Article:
A Ballad of Cornwall

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A Ballad of Cornwall

from: The Yellow Book: An Illustrated Quarterly (Pp. 45 - 47)  October 1896

                      I
Sir Tristram lay by a well,
          Making sad moan;
Fast his tears tell,
For wild the wood through,
          Stricken with shrewd
          Sorrow, he ran,
When he deemed her untrue

          La Beale Isoud!
For he loved her alone.

                      II
So as he lay,
          Wasted and wan,
          Scarce like a man,
Pricking that way
          His lady-love came,
                With her damsels around,
          And her face all a-flame
With the breezes of May;
While a brachet beside her
Still bayed the fair rider,
          Still leaped up and bayed her;
                A small scenting hound
          That Sir Tristram purveyed her.

                      III
So she rode on;
         But the brachet behind
         Hung snuffing the wind,
               Till seeking and crying
                     Faster and faster,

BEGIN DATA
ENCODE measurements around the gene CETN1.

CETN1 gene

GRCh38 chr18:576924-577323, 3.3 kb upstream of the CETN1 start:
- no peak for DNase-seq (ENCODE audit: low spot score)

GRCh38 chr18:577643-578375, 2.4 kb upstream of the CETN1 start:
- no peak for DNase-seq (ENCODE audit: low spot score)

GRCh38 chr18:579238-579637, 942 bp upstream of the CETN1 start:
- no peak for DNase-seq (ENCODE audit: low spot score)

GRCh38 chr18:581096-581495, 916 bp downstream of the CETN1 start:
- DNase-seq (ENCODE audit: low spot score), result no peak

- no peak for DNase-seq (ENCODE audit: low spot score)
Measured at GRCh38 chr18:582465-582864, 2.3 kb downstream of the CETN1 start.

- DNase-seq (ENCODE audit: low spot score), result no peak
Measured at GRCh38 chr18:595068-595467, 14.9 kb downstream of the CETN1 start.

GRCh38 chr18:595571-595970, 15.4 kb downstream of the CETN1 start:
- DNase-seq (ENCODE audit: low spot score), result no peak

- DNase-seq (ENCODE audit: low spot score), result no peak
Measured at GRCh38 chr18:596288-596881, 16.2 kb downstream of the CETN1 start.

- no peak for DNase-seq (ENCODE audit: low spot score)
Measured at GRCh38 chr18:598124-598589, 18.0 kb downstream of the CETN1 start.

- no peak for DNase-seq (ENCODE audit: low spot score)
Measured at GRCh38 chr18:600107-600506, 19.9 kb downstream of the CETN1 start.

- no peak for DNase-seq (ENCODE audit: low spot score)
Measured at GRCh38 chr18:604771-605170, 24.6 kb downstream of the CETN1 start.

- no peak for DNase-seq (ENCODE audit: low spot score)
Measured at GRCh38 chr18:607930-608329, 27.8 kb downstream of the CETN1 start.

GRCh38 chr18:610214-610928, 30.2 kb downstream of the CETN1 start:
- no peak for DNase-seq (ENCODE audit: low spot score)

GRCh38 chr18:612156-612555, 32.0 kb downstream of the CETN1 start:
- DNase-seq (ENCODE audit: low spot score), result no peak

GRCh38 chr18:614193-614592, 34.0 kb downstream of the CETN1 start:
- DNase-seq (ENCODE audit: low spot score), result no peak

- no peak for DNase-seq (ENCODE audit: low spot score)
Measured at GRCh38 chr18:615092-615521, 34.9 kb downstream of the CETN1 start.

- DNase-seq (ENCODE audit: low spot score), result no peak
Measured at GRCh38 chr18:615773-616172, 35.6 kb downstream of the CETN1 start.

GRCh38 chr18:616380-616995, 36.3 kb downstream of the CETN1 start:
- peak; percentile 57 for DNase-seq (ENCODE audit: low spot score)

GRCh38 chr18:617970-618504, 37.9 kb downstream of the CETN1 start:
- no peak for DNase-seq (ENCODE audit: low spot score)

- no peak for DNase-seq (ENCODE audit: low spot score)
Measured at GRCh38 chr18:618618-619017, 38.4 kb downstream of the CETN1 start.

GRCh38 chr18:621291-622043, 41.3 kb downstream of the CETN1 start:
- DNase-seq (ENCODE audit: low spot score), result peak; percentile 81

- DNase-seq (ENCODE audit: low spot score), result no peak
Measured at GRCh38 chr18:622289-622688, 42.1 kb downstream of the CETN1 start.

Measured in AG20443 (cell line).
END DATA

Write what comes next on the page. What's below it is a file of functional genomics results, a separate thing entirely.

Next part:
Beside the well lying
                     She found her dear master!
          Then licking his ears
          And cheeks wet with tears,
                     For joy never resting
                     Kept whining and questing.

                      IV
Isoud (returned
          Seeking her hound)
Soon as she learned
          Tristram was found,
Straightway alighting,
          Fell in a swound.

                      V
Won by her lover
Thence to recover,
Who shall the greeting
Tell of their meeting?
Joy, by no tongue
E'er to be sung
Passed in that plighting!

                       VI
          Thus while they dallied,
          Forth the wood sallied
An horrible libbard, and bare
The brachet away to his lair!